A contemporary fable
by Sarah Seltzer

Master cleanse day 6. (5992064526)


Izzy had tried fasting, the Atkins diet, the Paleo diet, veganism, lacto-ovo vegetarianism, gluten-free living, the 5/2 diet, keeping Lent, Ramadan, Hallal and Kosher. But now she told us, with a twinkling tone in her voice, she had a new recipe for a total juice cleanse. Total. She wouldn’t reveal where it came from, claiming it to be an incredible formula she had picked up from a source cloaked in mystery.

Izzy was both self-conscious and spiritual, rarely comfortable without being thoroughly engaged some sort of quest for purity, so we, her friends, assumed the cleanse was just another phase in her roving search for enlightenment by food deprivation. She was the gastronomic Buddha, the alimentary Jesus. Of course, Izzy had her neuroses, as we all did. She often could be found at home Googling things like “millions of chemicals in our digestive tract” or “millions of chemicals in store-bought food” or so on, and then passing these tidbits about toxins on to us, causing us to put our spoons down mid-slurp and roll our eyes, or sigh.

When her new regimen began, the effects were noticeable immediately. Her hair looked diaphanous, her skin glowed, her eyes were wide and conscious and honestly, we felt they bored right through us and our petty daily appetites. She seemed so much a daughter of the earth during those early days of her cleanse, her hard angles softening as she refused to let any solid food pass between her lips for meal after meal after meal.

We worried; we went over to her place under the pretext of borrowing her books on pure living. Impurely, we snuck around her kitchen, looking for a juicer, a recipe, some sign of disorder or purging but we saw nothing of the kind. We saw nothing much of note, except stark white cabinets and tall, Windexed mirrors. Here and there an engraved “om” or a “chai” or a picture of a woman standing on a beach, mid sun-salutation, added color–but sparsely. Hers was a bourgeois asceticism. We shivered.

Then when Izzy came out of the bathroom we thought we observed a bizarre change in her–could it be? Was that the outline of the sink, barely visible, behind her skin–throughher skin? Surely such a thing was was impossible. Surely that was a trick of the light.

She told us she felt more awake, alive, than she had in, like, forever. Each year since she’d turned twenty-five, she said, she had been oppressed more and more by that sleepy feeling, that not-fully-there feeling, that and now she felt so present, every fiber of her body, her mind alert and attuned.

We were a little insulted–did our company not awaken her this way? No, we didn’t understand, she said. Now that there was less of her, she felt so much more, she told us; her surface area to volume ratio had multiplied. A body was such a burden for a modern person, for a modern women. Such a bother, really. She was on her way to being free.

We looked at her in the following weeks and saw that yes, our fears were founded. Yes, she was turning translucent, her body the opaque pink of juiced peaches, her lips stained like beets, her hair endless ribbons of kale, her eyes like winking little blueberries. She smelled sweet, and slightly tangy. We were concerned, yet gravitated to her as though she could quench our thirst. A woman in trouble is so attractive you know. We sat around her iridescent feet and fed off her, and throve off her energy, and she grew clearer and clearer.  She smiled and shooed us out to so she could sit and sip her cleanse in piece. Sit and sip, sit and sip.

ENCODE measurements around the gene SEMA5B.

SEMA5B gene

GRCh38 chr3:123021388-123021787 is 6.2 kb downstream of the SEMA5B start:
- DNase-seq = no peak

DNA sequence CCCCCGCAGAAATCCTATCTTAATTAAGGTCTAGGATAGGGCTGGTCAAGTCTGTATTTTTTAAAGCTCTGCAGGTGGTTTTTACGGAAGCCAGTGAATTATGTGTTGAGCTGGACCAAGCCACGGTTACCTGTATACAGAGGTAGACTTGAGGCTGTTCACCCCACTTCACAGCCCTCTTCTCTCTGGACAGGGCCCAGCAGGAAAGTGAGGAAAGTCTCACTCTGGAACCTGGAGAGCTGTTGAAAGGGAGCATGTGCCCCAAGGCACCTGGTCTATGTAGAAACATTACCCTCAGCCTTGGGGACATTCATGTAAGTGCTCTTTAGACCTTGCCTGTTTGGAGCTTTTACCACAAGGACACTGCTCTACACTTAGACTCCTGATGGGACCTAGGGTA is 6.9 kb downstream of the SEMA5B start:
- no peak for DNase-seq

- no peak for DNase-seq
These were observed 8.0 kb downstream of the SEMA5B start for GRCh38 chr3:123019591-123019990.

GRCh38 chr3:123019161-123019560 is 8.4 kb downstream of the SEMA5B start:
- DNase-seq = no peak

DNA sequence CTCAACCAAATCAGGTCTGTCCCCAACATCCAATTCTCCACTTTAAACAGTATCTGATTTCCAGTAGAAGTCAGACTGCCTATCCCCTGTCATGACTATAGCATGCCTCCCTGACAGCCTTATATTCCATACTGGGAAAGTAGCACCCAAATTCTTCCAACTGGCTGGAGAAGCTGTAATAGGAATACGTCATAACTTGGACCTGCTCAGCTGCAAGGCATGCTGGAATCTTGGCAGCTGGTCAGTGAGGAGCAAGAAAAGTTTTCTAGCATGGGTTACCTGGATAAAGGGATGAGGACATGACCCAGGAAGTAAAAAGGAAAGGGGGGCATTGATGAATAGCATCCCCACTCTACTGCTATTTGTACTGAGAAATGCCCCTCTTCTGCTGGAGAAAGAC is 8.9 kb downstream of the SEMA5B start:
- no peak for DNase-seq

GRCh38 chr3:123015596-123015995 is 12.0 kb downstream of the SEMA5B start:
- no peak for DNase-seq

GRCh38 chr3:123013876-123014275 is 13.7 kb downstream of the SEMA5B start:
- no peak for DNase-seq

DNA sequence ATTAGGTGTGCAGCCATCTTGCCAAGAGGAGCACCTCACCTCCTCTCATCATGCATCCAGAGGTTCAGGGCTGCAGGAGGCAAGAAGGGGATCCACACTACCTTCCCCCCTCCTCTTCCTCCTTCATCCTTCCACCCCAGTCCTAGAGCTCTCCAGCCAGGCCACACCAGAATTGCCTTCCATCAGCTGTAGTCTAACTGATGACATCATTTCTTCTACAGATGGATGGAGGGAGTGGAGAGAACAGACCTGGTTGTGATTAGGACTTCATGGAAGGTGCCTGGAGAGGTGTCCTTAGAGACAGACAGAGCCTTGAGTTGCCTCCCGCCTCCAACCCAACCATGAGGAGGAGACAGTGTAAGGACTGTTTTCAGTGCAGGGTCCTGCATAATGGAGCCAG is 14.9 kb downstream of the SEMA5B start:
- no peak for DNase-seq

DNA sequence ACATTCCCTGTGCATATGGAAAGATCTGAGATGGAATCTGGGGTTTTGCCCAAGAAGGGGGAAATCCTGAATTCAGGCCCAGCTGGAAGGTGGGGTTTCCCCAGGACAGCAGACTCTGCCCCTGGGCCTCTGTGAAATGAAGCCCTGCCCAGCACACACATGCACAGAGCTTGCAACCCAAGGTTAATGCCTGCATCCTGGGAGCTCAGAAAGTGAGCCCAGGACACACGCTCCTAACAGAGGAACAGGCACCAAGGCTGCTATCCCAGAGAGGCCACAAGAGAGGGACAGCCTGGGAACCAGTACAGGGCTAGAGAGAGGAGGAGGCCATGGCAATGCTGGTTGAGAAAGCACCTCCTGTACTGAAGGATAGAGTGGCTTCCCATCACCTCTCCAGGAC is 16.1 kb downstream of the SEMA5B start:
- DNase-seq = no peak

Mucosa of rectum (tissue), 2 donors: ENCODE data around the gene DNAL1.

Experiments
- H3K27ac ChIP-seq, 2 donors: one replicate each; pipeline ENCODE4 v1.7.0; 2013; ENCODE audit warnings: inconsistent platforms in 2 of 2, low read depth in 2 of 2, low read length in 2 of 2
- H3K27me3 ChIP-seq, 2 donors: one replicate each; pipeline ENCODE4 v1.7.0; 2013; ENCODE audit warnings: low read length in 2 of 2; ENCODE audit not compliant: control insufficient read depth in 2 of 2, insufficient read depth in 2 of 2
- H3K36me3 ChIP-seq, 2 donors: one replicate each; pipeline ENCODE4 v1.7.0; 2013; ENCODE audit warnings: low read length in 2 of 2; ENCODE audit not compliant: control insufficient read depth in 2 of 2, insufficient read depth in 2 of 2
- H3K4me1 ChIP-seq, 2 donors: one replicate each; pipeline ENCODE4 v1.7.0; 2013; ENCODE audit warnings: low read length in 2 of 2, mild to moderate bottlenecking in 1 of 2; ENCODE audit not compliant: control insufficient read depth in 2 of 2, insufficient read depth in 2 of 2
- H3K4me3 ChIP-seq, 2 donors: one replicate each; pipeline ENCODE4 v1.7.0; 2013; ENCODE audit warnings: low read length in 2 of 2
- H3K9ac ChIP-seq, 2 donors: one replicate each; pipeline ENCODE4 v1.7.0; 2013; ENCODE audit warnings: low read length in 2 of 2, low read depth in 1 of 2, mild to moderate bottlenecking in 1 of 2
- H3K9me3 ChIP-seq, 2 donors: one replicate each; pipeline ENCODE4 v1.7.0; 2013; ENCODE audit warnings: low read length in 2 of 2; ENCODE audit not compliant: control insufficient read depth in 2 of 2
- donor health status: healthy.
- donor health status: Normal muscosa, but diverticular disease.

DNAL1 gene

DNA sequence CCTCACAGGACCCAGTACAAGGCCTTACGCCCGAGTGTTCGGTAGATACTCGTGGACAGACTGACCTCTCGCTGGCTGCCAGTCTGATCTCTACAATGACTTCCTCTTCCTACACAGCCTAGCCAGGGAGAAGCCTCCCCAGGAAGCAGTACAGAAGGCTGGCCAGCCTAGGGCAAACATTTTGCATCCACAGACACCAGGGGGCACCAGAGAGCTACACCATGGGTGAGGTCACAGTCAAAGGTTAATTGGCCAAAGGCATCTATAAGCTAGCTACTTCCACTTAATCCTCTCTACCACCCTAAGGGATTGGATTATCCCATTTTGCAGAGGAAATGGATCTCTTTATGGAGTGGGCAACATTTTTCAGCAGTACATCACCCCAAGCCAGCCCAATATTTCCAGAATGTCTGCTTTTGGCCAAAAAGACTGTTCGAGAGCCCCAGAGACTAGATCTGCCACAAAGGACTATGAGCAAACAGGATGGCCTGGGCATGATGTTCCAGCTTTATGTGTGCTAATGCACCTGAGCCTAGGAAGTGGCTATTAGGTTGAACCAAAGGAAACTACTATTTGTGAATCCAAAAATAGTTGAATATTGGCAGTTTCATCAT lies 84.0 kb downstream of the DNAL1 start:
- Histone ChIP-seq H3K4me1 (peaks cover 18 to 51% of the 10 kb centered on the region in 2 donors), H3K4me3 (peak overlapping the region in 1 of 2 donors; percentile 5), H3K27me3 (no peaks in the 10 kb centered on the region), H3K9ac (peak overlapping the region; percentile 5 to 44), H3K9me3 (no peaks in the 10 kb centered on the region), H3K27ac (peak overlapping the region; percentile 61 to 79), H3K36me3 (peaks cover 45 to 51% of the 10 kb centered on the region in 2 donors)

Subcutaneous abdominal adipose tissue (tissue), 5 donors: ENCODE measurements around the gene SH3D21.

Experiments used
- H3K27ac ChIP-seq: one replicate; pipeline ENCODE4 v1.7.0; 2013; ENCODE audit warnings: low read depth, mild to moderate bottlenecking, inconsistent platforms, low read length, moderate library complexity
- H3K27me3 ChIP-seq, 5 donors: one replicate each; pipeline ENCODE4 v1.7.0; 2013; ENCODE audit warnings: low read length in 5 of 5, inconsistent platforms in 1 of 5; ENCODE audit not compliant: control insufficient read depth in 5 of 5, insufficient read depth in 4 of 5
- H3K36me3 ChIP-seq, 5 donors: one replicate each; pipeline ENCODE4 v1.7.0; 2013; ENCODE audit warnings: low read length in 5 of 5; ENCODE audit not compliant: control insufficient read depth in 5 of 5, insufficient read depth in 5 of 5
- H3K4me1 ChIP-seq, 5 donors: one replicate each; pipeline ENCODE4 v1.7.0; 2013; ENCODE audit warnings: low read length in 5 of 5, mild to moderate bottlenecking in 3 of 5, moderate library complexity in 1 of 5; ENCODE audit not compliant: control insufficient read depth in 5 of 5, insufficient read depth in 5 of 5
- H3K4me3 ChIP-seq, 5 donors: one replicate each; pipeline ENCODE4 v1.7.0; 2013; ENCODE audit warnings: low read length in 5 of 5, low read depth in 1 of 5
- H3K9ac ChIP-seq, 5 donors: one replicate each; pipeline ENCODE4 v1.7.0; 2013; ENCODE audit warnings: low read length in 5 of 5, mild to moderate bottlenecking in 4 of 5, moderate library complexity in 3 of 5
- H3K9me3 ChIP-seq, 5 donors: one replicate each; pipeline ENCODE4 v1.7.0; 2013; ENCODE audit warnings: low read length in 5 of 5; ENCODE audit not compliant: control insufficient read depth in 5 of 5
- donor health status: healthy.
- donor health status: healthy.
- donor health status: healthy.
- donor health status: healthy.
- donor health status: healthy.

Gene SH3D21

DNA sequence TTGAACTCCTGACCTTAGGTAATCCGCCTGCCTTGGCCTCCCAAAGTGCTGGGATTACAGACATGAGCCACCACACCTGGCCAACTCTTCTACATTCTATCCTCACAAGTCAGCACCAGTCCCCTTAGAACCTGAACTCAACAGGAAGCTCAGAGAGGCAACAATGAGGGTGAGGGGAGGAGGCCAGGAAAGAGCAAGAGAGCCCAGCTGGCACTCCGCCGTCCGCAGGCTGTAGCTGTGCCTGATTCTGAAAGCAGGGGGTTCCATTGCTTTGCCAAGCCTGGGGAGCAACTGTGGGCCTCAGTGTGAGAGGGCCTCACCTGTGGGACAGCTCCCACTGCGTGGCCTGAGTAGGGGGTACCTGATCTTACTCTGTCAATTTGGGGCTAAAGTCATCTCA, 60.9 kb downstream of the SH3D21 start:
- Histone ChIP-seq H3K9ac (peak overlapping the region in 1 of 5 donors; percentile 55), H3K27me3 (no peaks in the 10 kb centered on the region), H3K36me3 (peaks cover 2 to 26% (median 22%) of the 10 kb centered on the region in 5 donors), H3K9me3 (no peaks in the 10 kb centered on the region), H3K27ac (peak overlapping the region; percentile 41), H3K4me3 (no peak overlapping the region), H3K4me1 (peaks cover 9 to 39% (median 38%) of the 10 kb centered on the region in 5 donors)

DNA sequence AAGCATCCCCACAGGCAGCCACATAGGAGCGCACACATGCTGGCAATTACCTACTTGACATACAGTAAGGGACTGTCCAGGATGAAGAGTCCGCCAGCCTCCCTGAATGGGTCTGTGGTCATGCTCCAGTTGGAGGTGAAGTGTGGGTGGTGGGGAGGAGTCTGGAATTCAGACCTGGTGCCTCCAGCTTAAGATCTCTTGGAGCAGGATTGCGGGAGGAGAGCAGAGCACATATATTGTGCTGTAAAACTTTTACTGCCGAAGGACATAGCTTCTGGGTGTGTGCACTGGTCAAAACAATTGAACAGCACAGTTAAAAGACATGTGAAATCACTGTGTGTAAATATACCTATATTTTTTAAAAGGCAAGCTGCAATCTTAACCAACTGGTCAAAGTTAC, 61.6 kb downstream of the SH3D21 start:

The material reality of her fading out, her growing transparency–we ignored it but we couldn’t deny it. We saw each other through her: no bones, no organs, just our friend Izzy, the human window pane, the human glass of juice, and everything that was there before she walked into the room, still apparent right behind her. It was chilling in a way, how a person who meant so much to all of us could not even block the molecules from making an impression on our eyes.

“Who gave you the cleanse, Izzy?” we asked. “Who can we talk to?” “Please tell us.” She smiled and sealed her lips.

“Stop this, Izzy,” we demanded. “The toxins are gone. We want you back.” She shook her head. Through her hair, the beveled edge of the mirror gleamed.

One day we burst into her kitchen for an intervention. We would seize her stock; we would force food on her. But there, in that stark white kitchen we saw what she’d become. We saw the air move in the shape of Izzy, but barely any Izzy. Just a color, a shimmer, just the movement of her lips, a miniscule disturbance in the air, like a breeze on a still day. The disembodied voice said she was so happy to see us and asked could we go to the sunlight, into the grass. It was time to go out, she said. Our resolution wavered.

We didn’t know how to say no to her. So we trouped outside–four fleshy people and one ghost. We stretched our legs out and felt the grass dig into the fat deposits on our thighs, denting the surface of our skin. We leaned on our arms; the dirt seeped into the cracks that lined the pads on our palms. We groaned with the delight of this mild discomfort and raised our chests, our eyes to the sun in worship.

But poor Izzy, and there’s no other word for what happened, just began to melt. Her eyes joined the sky, her body dissolved into a fountain, then split off a series of small streams.

Our mouths open wide, we watched our friend run like a river, the little that was left of her pouring forth, trickling down the hill and feeding the roots of flowers, leaving us alone, bereft beneath the sun.

Our tears mingled with hers in the soft spring dirt–but even after we purged our sorrow for hours, we didn’t feel cleansed, at all.